Type of site
|Owner|| CBS Interactive |
|Users||36 million monthly|
|Launched||April 1, 1991|
ZDNet is a business technology news website published by CBS Interactive, along with TechRepublic. The brand was founded on April 1, 1991, as a general interest technology portal from Ziff Davis and evolved into an enterprise IT-focused online publication owned by CNET Networks.
ZDNet began as a subscription-based digital service called "ZiffNet" that offered computing information to users of CompuServe. It featured computer industry forums, events, features and searchable archives.
Initially, ZiffNet was intended to serve as a common place to find content from all Ziff-Davis print publications. As such, ZiffNet was an expansion on an earlier online service called PCMagNet for readers of PC Magazine. Launched in 1988, PCMagNet in turn was the evolution of Ziff Davis' first electronic publishing venture, a bulletin board, which launched in 1985.
On June 20, 1995, Ziff-Davis announced the consolidation of its online information services under a single name, "ZD Net." The service had grown its membership to 275,000 subscribers across six platforms: CompuServe, Prodigy, AT&T Interchange, the Microsoft Network, AppleLink and eWorld.
A few months prior to the name consolidation, Ziff-Davis expanded onto the World Wide Web under the name "ZD Net."Dan Farber, former editor-in-chief of PC Week and MacWeek , was named editor-in-chief of the property. By June, the site was recording web traffic of 2.5 million pageviews per week.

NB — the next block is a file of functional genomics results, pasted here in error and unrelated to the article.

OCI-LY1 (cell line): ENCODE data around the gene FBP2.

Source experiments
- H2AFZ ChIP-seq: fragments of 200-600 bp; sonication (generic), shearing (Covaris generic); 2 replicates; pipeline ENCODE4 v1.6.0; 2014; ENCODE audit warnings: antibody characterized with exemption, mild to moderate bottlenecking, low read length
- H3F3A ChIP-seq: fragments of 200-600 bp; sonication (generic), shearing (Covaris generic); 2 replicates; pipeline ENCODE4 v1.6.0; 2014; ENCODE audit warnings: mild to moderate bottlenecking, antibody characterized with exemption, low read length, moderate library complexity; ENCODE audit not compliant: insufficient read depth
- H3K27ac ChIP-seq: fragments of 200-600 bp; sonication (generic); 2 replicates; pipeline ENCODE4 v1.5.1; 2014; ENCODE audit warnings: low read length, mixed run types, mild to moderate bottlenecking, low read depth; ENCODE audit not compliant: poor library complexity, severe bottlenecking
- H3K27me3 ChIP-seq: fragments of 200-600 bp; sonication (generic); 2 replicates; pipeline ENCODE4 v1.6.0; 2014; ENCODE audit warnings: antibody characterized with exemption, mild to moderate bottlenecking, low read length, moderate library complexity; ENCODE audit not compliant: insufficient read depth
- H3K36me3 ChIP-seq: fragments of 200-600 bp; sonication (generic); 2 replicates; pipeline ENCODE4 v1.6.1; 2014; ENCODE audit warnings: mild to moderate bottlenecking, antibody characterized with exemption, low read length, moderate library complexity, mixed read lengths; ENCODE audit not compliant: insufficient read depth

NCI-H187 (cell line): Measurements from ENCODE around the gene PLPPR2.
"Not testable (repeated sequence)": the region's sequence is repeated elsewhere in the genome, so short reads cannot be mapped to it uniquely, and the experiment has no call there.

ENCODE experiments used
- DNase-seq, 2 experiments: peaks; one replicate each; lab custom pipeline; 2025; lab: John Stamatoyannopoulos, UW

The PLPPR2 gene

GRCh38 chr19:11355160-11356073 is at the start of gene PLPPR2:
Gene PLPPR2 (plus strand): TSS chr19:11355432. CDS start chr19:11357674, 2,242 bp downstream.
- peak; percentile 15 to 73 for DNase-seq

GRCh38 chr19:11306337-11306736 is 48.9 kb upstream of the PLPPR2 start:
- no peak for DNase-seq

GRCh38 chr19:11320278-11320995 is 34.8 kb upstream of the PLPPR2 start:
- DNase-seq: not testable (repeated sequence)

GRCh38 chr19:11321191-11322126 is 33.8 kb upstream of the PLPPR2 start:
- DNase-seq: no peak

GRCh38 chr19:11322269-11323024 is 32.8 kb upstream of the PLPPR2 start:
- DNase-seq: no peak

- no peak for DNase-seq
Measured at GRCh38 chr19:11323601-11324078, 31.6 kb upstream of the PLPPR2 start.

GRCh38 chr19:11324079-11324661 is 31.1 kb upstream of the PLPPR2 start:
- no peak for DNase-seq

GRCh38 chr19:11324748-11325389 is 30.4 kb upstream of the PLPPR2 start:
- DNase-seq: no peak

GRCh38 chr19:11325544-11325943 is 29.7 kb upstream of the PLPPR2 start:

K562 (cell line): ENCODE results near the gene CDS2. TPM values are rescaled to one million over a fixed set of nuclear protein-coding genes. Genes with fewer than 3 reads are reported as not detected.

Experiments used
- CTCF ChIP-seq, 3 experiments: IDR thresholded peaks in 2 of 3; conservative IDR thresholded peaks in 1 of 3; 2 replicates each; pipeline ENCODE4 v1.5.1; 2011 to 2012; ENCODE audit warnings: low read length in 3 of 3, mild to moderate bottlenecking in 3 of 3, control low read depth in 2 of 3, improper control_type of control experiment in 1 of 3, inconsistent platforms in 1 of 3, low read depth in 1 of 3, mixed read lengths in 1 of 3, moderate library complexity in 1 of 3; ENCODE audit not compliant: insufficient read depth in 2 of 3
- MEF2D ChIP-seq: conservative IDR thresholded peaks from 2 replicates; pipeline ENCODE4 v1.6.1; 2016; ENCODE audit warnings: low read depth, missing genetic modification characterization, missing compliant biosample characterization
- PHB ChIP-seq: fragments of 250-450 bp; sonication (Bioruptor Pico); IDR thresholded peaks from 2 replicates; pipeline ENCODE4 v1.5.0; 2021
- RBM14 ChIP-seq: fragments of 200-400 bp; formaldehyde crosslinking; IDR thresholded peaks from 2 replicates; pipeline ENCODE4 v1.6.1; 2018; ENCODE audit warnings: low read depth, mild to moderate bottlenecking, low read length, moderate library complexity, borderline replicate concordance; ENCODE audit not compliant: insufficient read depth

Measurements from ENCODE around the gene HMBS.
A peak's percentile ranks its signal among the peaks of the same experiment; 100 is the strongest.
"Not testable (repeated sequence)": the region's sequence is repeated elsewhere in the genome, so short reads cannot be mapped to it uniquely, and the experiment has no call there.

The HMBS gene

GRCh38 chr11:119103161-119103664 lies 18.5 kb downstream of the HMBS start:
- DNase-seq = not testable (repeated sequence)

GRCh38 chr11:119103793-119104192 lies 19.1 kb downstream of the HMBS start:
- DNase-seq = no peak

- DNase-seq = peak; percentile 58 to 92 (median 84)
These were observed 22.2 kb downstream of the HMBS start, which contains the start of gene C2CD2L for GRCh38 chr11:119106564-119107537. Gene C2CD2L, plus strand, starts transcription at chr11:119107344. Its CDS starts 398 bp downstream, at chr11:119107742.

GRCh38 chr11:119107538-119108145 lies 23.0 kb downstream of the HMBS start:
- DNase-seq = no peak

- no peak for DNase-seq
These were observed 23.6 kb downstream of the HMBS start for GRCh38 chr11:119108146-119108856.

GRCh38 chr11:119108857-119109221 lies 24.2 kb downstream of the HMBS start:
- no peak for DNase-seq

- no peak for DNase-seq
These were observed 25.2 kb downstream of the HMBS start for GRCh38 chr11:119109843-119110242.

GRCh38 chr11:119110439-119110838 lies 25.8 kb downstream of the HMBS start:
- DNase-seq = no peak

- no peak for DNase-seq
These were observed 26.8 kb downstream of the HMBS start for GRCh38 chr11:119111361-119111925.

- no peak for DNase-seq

By its fifth anniversary in 1996, the collective "ZD Net" brand—now on the Web, America Online, Microsoft Network and Prodigy—counted 300,000 subscribers and was named the second-highest grossing advertising site on the Web.The site also expanded overseas: initially to France, Germany and the U.K.; later to China, Australia, Hong Kong, Italy, Korea, Malaysia, Russia, Spain, Taiwan and India.
In 1997, the website—now the brand's flagship property—underwent another redesign that featured topical "channels" of content. It also marked the change in name from "ZD Net" to "ZDNet."
Two months prior, the company launched ZDNet News, or "ZDNN," the site's first dedicated section to original reportage.Among the journalists hired to staff the department were former Computer Shopper executive editor Charlie Cooper, San Jose Mercury News business editor Steve Hamm, PC Week Inside senior editor Bill Snyder, PC Week editor John Dodge, Computerworld editor Michael Fitzgerald and PC Week editorial director Jim Louderback.